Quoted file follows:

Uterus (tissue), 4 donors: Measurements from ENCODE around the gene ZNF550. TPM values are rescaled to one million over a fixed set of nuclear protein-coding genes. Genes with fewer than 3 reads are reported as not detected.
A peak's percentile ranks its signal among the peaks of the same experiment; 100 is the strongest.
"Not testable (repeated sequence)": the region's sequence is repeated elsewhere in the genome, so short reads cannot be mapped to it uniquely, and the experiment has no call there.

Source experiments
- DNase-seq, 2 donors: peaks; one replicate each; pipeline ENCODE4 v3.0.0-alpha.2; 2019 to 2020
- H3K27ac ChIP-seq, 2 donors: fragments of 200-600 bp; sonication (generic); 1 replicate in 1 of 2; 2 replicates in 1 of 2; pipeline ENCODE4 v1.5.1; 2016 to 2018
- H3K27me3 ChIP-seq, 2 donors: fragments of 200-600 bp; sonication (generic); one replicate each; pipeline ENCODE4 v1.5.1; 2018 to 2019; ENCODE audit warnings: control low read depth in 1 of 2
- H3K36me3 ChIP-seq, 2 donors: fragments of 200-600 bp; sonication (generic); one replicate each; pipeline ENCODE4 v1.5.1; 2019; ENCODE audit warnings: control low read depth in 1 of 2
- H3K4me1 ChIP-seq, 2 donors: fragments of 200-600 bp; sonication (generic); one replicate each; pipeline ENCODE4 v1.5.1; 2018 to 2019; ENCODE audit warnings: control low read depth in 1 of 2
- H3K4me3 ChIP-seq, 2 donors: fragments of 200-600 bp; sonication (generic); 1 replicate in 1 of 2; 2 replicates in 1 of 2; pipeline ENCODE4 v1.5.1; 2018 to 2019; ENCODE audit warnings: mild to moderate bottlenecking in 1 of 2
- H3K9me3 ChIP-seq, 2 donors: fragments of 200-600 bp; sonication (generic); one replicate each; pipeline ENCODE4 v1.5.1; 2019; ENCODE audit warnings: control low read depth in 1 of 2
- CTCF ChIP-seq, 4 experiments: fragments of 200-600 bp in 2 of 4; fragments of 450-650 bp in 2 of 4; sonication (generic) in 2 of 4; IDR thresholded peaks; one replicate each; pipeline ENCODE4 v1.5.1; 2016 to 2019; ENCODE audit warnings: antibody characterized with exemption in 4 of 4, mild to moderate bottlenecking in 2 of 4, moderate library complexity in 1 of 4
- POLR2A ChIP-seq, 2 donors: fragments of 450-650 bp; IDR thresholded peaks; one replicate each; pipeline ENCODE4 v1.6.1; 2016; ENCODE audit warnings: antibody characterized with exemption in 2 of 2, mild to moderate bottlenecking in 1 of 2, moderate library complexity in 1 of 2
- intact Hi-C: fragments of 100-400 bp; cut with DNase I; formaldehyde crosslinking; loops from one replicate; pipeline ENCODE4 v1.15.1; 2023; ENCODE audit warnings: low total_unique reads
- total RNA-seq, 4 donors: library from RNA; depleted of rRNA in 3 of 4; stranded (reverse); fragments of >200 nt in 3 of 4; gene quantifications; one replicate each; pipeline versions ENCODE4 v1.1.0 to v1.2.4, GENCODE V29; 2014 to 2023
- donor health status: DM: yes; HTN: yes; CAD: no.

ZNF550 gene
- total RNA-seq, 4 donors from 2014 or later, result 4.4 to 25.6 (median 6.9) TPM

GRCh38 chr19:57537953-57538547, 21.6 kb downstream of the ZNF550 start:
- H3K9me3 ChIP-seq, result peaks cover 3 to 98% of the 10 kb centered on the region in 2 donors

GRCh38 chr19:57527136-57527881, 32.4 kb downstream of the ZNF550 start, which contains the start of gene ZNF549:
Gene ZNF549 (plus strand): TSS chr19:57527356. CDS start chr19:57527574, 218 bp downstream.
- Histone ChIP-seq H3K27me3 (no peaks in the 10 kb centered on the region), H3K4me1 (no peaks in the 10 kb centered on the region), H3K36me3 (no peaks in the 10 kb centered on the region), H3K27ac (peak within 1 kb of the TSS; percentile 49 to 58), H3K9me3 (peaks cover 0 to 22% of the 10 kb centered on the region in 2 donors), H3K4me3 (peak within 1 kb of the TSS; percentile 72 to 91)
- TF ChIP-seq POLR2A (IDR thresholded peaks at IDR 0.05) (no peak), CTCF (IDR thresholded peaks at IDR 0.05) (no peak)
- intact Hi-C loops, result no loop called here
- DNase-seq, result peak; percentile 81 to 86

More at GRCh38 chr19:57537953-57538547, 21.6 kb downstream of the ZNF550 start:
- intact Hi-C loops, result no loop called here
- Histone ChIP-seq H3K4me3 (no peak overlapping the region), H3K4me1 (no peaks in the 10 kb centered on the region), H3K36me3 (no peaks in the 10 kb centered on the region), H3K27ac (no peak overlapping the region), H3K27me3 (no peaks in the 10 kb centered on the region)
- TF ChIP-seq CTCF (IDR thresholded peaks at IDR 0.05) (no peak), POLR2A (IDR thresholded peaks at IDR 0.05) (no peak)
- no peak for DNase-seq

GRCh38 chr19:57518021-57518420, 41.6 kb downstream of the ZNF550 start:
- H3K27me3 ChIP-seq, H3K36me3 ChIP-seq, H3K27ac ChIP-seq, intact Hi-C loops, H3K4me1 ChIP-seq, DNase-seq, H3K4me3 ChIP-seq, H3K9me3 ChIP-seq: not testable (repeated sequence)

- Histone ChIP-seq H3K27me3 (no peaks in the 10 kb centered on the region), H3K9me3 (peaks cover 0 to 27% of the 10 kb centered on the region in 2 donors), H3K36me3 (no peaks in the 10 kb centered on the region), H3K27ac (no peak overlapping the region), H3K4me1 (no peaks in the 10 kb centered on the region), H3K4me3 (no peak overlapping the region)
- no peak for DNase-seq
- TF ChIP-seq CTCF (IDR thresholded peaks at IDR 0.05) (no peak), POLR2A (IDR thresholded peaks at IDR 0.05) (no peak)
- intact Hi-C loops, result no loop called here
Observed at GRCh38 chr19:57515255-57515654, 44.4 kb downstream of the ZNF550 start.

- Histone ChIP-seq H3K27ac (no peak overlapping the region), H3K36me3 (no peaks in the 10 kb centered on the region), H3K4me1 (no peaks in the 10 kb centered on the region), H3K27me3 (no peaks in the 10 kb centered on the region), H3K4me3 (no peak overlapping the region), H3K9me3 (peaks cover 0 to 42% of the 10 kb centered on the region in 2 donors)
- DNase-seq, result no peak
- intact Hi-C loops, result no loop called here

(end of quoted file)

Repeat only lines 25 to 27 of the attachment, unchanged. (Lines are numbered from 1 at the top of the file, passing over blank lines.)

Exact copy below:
- intact Hi-C loops, result no loop called here
- DNase-seq, result peak; percentile 81 to 86

More at GRCh38 chr19:57537953-57538547, 21.6 kb downstream of the ZNF550 start: